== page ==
Raquel Terán has raised only half the cash Yassamin Ansari has but has criticized Ansari's backing from Phoenix's business elites.
TJ L'Heureux

Donor scrutiny

Ansari’s backing from business leaders is borne out by the size of her war chest. As of March 31, the last time candidates had to submit disclosures, Ansari’s campaign had about $900,000 in cash, far outpacing Terán’s $448,000. Terán has tried to make up the difference with her rhetoric.

During their May debate and in an interview with New Times, Terán claimed Ansari was raking in money from donors who also were donating to GOP candidates, including former President Donald Trump. The Terán campaign provided New Times with a list of 16 Ansari donors who it claimed had given major contributions to Trump or other GOP candidates and political action committees. New Times reviewed data from the Federal Election Commission and records on

The campaign’s claims are partially true, but the list isn’t quite a grocery list of MAGA Republicans like Terán claimed during the debate. One Ansari donor is Hushang Ansary — unrelated to Ansari — who was once a member of Shah Reza Pahlavi’s inner circle in Iran before immigrating to the U.S. following the country’s revolution. In America, Ansary went on to make a fortune in oil and defraud a Dutch Caribbean insurer of $500,000, for which he was convicted in 2021. Ansary gave at least $700,000 to a Trump PAC in recent years and $6,600 directly to Ansari — the most an individual can give to one candidate under federal law — this election cycle.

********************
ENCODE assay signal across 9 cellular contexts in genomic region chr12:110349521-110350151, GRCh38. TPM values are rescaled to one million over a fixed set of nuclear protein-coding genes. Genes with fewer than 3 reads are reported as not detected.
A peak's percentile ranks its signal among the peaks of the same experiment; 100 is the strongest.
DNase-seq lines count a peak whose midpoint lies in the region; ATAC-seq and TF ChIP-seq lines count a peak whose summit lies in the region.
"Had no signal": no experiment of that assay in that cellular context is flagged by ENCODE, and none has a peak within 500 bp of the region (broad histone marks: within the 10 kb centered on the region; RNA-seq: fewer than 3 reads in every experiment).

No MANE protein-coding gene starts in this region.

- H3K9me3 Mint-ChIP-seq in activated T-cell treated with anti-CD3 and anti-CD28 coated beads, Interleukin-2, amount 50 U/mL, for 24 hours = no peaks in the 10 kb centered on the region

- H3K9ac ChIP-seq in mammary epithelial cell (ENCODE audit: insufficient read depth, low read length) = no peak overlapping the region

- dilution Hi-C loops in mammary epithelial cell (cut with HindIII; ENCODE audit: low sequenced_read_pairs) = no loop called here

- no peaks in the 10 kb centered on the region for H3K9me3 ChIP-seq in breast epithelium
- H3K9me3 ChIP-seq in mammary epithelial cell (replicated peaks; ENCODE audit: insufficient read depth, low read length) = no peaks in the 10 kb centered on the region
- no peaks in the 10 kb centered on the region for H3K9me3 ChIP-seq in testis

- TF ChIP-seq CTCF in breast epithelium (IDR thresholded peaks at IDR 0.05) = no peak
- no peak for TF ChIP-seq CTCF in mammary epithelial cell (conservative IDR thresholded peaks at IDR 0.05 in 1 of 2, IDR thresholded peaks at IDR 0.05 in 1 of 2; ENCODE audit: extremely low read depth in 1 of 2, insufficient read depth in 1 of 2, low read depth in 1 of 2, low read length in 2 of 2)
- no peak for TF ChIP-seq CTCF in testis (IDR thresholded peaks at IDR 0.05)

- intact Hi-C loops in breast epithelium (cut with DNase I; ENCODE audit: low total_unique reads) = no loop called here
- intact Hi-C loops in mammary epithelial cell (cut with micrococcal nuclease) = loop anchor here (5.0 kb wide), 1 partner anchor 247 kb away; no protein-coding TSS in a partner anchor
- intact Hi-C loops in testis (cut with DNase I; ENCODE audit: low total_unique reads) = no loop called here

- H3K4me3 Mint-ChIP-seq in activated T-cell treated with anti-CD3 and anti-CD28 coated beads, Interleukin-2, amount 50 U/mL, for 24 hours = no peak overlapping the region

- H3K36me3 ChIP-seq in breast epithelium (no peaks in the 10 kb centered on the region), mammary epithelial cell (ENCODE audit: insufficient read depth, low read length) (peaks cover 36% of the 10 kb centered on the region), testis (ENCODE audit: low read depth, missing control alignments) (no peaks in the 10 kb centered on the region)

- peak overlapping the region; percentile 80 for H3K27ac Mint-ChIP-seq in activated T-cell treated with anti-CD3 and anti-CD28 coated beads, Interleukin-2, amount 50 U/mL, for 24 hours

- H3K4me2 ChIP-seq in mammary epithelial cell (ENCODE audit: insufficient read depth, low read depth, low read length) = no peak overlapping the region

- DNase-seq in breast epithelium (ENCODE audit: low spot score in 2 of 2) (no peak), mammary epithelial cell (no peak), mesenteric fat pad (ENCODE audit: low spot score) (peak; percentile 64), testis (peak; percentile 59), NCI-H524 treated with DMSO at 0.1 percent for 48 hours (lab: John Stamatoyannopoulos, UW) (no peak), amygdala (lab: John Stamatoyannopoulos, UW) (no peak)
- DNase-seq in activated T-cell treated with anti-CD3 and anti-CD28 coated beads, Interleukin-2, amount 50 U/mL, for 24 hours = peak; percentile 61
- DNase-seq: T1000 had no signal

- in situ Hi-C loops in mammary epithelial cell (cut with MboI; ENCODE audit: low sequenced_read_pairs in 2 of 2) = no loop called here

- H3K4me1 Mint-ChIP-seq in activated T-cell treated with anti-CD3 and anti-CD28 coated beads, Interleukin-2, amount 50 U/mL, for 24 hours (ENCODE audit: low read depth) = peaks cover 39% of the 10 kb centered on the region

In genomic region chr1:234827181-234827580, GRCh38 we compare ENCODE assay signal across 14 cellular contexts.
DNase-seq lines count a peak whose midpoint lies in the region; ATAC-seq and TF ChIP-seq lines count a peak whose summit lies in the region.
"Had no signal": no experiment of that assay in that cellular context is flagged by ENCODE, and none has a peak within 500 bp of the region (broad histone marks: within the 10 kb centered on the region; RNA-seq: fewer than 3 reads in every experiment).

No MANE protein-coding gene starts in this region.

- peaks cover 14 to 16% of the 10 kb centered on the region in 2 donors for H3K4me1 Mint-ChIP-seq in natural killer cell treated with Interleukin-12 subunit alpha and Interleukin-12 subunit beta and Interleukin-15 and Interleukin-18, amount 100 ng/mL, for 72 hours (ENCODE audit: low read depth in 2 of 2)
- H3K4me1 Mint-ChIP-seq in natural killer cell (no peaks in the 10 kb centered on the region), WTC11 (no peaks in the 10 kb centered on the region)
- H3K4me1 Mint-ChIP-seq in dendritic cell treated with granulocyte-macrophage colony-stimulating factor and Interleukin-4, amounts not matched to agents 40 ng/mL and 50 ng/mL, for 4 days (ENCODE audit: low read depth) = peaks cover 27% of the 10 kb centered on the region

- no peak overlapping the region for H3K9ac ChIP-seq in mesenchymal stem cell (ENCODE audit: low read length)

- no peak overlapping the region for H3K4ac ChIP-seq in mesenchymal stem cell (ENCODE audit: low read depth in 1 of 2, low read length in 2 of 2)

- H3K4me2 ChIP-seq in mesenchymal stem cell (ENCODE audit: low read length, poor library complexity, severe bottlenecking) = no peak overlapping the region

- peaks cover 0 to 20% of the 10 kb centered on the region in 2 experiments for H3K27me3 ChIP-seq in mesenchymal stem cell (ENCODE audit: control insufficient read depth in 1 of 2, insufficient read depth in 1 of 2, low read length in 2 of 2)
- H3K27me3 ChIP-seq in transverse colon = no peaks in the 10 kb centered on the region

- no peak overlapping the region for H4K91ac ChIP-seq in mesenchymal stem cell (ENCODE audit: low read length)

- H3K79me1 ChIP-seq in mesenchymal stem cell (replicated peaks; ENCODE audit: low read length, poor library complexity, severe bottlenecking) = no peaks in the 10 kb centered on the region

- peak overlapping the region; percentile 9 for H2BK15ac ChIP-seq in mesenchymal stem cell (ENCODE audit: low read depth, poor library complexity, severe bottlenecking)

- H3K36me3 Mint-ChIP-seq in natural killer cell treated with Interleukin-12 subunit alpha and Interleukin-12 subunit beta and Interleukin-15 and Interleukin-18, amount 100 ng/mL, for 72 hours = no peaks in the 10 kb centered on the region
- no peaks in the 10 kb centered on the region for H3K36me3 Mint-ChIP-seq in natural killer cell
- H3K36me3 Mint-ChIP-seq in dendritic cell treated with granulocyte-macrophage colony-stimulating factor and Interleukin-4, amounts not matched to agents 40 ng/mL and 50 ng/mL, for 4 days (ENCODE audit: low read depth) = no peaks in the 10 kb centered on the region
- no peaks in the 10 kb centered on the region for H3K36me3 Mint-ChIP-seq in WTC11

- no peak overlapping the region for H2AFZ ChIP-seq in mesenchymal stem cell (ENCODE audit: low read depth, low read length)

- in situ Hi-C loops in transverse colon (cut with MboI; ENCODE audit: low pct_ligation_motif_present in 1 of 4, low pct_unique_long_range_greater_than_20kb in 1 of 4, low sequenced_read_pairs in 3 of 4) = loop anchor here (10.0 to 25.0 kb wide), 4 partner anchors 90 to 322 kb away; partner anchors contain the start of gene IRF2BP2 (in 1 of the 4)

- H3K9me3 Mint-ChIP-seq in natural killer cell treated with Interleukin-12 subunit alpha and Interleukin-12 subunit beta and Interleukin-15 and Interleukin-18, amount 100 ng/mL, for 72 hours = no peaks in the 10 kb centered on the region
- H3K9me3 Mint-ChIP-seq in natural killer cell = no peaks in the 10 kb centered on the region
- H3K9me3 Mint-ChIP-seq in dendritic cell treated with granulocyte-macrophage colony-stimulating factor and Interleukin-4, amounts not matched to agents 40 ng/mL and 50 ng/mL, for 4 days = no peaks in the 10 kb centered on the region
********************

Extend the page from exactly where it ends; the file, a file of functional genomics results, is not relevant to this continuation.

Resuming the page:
While Ansary is the most colorful character on the list, the rest are more run-of-the-mill. Some donors are Romney Republicans while others are Republicans but have donated frequently to President Joe Biden during this campaign cycle. Some have Persian names, but many of these donors to the GOP appear to be members of the moderate business class Pearson said Ansari has wooed. The list even includes Doug Parker, the CEO of American Airlines.

Despite taking in less money, Terán has received nearly the same number of donations as Ansari throughout the campaign. Her top donors have been the political organizations and PACs that have thrown their support behind her.